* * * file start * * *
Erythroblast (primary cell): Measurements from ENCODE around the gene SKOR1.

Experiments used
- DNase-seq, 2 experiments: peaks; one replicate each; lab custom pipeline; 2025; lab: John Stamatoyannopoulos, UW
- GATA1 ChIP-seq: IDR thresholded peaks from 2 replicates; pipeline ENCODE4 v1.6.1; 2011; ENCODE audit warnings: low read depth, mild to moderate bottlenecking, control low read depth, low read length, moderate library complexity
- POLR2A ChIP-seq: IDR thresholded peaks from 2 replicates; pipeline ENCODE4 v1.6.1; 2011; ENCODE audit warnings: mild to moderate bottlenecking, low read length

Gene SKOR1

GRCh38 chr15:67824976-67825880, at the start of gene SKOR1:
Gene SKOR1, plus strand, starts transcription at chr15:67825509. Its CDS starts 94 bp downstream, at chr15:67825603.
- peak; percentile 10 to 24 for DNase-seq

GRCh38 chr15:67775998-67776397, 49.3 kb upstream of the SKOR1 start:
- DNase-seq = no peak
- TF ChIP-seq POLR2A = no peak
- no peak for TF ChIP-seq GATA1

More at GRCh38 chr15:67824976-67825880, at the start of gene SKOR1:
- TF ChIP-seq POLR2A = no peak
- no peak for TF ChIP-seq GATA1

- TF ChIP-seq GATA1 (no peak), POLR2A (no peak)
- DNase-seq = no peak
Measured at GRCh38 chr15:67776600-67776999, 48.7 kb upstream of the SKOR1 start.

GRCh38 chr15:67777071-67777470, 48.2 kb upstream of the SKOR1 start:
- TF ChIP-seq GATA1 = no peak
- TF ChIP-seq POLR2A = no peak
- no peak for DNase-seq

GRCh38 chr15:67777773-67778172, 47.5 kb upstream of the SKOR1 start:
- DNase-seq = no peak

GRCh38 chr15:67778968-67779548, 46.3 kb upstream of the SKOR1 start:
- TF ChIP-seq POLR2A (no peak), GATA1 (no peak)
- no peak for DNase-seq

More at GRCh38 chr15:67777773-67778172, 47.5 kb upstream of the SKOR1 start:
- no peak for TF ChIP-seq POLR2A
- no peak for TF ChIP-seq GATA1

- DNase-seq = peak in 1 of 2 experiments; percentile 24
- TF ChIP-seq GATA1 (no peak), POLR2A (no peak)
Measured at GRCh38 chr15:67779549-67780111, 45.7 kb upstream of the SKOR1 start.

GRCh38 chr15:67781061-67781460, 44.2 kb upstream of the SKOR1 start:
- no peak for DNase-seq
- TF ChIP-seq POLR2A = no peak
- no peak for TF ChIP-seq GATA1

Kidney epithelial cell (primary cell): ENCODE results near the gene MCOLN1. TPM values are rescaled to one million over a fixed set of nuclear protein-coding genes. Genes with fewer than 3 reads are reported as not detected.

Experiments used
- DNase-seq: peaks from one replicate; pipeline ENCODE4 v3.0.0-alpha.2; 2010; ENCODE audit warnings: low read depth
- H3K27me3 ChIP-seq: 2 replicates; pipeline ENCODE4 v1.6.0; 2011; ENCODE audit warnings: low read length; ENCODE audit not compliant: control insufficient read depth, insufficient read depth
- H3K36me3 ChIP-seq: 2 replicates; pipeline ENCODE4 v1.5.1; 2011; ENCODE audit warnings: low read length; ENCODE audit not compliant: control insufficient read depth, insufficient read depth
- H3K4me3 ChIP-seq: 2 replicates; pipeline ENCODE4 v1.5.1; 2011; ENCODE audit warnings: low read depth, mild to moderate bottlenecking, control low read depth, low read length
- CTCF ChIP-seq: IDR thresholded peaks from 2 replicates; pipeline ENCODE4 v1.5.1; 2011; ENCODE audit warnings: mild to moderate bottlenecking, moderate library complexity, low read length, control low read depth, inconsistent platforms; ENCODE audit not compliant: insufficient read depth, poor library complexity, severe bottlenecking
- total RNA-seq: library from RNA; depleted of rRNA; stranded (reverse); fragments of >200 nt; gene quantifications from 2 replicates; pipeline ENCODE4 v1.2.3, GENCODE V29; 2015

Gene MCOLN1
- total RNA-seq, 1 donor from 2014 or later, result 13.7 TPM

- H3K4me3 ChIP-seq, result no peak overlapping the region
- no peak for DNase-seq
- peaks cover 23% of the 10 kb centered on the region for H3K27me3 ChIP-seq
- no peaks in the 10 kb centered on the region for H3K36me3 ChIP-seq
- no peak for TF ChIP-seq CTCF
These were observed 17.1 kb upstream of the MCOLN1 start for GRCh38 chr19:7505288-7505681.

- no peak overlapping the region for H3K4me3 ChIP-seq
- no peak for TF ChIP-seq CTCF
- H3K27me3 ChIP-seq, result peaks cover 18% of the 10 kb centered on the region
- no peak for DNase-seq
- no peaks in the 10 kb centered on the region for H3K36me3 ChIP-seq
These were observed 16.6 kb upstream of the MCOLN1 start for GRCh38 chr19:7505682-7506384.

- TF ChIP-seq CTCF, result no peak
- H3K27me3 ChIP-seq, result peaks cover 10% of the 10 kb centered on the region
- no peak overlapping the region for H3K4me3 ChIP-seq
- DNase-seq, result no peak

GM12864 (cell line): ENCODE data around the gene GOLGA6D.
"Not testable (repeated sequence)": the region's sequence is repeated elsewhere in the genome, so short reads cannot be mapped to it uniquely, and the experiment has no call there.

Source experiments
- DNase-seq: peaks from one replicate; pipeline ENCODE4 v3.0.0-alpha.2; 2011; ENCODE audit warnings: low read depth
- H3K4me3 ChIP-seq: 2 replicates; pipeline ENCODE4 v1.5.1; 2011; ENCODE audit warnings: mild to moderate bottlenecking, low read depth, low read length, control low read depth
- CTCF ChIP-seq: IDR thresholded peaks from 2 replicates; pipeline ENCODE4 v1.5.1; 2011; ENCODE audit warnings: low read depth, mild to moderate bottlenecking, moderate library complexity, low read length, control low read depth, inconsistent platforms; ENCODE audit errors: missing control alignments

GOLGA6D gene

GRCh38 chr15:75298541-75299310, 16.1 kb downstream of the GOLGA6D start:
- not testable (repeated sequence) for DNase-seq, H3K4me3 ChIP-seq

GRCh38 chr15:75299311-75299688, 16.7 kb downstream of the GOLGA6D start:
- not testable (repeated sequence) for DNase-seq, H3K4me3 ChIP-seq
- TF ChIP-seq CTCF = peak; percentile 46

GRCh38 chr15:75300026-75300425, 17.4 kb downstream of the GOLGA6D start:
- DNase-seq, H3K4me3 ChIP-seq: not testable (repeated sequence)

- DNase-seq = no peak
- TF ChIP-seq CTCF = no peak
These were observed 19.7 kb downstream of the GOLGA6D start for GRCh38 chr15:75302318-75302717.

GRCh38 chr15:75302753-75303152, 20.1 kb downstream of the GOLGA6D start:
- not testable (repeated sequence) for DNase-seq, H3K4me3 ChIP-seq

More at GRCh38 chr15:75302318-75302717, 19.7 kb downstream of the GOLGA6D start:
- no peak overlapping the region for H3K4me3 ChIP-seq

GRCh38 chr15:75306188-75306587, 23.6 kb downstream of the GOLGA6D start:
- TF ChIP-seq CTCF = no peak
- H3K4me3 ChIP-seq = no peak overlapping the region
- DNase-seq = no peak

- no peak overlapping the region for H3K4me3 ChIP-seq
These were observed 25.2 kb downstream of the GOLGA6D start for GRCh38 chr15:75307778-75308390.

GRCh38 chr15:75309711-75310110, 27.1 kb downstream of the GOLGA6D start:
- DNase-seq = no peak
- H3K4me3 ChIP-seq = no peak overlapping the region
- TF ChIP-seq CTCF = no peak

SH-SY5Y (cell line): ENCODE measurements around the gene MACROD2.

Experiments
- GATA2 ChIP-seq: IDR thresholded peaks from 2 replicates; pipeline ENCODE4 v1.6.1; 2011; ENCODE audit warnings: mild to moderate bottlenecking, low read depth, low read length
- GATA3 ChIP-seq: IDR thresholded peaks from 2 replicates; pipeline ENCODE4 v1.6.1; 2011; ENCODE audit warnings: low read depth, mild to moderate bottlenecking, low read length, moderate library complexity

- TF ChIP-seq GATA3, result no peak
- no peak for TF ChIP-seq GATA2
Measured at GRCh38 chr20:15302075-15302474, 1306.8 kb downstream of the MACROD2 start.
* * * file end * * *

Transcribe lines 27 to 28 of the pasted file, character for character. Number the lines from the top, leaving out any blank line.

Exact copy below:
- TF ChIP-seq POLR2A (no peak), GATA1 (no peak)
- no peak for DNase-seq